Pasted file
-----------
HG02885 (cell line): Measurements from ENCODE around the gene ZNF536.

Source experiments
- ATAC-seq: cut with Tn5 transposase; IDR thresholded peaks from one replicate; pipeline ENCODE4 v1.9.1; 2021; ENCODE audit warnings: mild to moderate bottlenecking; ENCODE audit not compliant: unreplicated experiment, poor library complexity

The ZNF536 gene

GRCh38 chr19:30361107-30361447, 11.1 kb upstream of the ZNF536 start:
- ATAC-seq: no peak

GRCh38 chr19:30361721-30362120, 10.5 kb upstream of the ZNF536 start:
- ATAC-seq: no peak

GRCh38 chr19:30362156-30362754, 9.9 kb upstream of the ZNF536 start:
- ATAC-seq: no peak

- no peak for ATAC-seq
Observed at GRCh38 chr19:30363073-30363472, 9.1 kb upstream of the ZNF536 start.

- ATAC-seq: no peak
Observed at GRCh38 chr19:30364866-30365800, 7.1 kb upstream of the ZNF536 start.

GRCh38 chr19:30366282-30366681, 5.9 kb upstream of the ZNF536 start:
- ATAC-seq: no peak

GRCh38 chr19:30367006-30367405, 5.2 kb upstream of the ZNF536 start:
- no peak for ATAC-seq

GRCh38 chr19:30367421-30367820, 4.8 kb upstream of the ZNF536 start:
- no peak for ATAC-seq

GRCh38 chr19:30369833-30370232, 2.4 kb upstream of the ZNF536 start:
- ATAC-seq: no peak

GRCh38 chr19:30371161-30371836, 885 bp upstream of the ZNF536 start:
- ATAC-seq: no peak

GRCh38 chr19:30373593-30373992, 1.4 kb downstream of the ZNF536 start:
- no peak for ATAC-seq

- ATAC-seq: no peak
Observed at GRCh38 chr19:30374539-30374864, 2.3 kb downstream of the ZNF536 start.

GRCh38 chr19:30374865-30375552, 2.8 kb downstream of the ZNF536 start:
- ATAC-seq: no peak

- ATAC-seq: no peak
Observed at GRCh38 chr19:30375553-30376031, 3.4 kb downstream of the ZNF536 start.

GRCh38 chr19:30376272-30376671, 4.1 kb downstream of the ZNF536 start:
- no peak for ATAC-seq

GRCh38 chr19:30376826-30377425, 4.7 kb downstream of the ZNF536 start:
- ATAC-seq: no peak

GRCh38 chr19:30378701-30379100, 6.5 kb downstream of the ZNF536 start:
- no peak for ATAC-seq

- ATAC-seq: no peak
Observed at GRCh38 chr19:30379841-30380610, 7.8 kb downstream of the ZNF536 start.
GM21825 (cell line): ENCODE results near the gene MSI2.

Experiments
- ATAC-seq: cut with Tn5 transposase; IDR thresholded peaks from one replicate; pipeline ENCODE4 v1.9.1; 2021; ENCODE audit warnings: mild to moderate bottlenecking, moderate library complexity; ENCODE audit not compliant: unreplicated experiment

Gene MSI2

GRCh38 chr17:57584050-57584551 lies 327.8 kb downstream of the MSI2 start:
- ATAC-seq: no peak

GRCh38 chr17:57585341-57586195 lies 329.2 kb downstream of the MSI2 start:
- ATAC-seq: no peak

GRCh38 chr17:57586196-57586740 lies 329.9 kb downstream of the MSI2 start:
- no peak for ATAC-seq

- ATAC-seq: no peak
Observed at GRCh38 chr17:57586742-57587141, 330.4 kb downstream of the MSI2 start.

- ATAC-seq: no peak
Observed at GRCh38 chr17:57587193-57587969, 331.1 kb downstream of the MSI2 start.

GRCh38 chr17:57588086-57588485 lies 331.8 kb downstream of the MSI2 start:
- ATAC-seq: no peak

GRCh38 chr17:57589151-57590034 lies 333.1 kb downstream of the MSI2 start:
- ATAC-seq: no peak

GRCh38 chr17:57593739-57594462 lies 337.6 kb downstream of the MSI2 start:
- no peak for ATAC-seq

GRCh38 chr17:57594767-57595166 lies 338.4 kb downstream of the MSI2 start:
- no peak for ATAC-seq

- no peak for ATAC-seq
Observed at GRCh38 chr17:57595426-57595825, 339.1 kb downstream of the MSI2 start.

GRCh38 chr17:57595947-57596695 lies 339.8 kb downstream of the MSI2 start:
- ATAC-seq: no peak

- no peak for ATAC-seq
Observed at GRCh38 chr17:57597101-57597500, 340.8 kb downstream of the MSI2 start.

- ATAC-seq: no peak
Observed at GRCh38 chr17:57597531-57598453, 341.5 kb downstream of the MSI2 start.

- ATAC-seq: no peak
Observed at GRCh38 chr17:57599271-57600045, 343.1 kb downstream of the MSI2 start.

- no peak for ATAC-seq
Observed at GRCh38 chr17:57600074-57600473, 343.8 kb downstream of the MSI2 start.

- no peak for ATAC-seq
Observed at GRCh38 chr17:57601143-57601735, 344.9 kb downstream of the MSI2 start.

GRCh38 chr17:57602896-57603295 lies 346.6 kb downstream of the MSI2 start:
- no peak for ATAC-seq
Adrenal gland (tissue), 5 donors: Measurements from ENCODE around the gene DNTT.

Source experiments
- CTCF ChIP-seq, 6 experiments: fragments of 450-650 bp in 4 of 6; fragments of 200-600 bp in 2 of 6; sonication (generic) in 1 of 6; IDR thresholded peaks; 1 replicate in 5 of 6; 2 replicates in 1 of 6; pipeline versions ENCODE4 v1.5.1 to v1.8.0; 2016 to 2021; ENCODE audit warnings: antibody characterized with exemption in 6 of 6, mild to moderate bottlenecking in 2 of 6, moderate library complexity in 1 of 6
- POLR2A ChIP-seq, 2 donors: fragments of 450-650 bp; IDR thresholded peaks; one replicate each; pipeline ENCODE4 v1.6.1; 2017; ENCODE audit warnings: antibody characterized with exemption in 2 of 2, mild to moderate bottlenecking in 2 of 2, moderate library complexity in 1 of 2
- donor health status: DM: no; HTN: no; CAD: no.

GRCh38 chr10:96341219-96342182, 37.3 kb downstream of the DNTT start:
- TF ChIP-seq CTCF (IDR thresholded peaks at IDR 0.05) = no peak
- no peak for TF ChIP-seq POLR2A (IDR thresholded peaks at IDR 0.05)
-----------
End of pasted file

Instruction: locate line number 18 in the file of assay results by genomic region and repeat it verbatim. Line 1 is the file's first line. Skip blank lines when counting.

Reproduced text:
- no peak for ATAC-seq